Florence Gay Travel Guide & Map 2020

Upcoming Events in Florence

|  26 September 2020
Florence International Soccer Tournament – 11° Finocchiona Cup: annual tournament for gay and gay-friendly soccer teams.
@ Atletica Castello (Via Reginaldo Giuliani/Via del Pontormo)
|  13 – 18 October 2020
Florence Queer Festival 2020: annual international LGBTIQ+ film and arts festival.
@ Cinema La Compagnia (Via Camillo Cavour 50/r)
|  24 June 2021
Festa di San Giovanni & Calcio Storico Fiorentino: Every year on 24 June, Florence in Italy celebrates Saint John the Baptist, the patron saint of the city.
Festivities include the fireworks at 22:00 (best watched from the banks of the Arno river) and in the afternoon the final match of the football games in historical costumes (›Calcio Storico Fiorentino‹, which some claim to be the true origin of modern football) in Piazza Santa Croce.
|  23 – 31 October 2021
Biennale Internazionale Dell'Arte Contemporanea 2021: commercial exposition of contemporary art, held every two years. Also known as Florence Biennale.
@ Fortezza da Basso (Viale Filippo Strozzi 1)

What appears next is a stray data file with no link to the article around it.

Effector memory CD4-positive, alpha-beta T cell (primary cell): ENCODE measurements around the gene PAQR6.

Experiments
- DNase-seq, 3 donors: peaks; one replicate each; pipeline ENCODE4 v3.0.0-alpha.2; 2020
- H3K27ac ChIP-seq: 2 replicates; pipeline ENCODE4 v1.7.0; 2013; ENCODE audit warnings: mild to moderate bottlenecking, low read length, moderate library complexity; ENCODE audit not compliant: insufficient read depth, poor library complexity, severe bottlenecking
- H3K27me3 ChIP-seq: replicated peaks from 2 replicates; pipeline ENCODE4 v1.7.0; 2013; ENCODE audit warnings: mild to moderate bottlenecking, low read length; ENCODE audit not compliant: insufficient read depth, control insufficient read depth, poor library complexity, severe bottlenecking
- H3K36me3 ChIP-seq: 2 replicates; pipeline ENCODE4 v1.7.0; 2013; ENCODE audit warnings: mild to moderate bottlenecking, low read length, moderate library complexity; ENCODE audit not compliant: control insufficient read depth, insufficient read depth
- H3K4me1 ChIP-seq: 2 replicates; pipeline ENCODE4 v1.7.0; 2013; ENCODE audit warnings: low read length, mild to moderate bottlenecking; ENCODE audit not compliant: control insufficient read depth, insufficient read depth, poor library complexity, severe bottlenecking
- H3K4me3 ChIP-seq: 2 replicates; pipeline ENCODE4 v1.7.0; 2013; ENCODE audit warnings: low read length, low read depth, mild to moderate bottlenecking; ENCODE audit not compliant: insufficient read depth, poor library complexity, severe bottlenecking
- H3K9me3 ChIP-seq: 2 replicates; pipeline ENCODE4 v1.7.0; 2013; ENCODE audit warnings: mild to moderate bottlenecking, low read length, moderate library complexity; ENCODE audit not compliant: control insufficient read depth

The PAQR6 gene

|  5 – 7 November 2021
Florence Tattoo Convention 2021: annual international fair and showcase for tattoo artists and body art fans.
12:00/15:00 – 24:00/02:00 @ Fortezza da Basso (Viale Filippo Strozzi)

About Florence

David statue in Florence

Florence, a centre of medieval trade and finance and long ruled by the Medici family, was the birthplace of the Italian Renaissance, represented by names such as Botticelli, Michelangelo and Leonardo da Vinci.
Florence is world-famous especially for its art and architecture and has been one of the most visited cities in Italy and Europe for centuries.

The downside of this popularity is that thousands of tourists push through the narrow streets day by day.
Our tip: In the evening – when most of the tourist groups and busses have left the city center – the streets and piazzas of Florence are much more enjoyable. Piazza di Santa Croce, Piazza della Signoria and cutie David are still admirable after sunset.
Ponte Vecchio has more atmosphere at night without all the jewelry shacks and may be the perfect end of a romantic walk along the river. And by all means try the delicious Tuscan cuisine – but avoid the gastronomic tourist traps along the main sights and tourist paths.

Although Florence had the first gay disco in Italy (back in 1974), the gay bars and clubs in Florence are rather small in number and size. Some of the reasons are the rather conservative atmosphere in Florence, the real estate prices within the city and the poor parking opportunities (most guys live in the area around Florence).

P.S.: In case you wonder about the ›r‹ in many street numbers on the following pages: Street addresses in Florence have a double numbering system with red and black numbers. The ›r‹ stands for ›rosso‹ (red).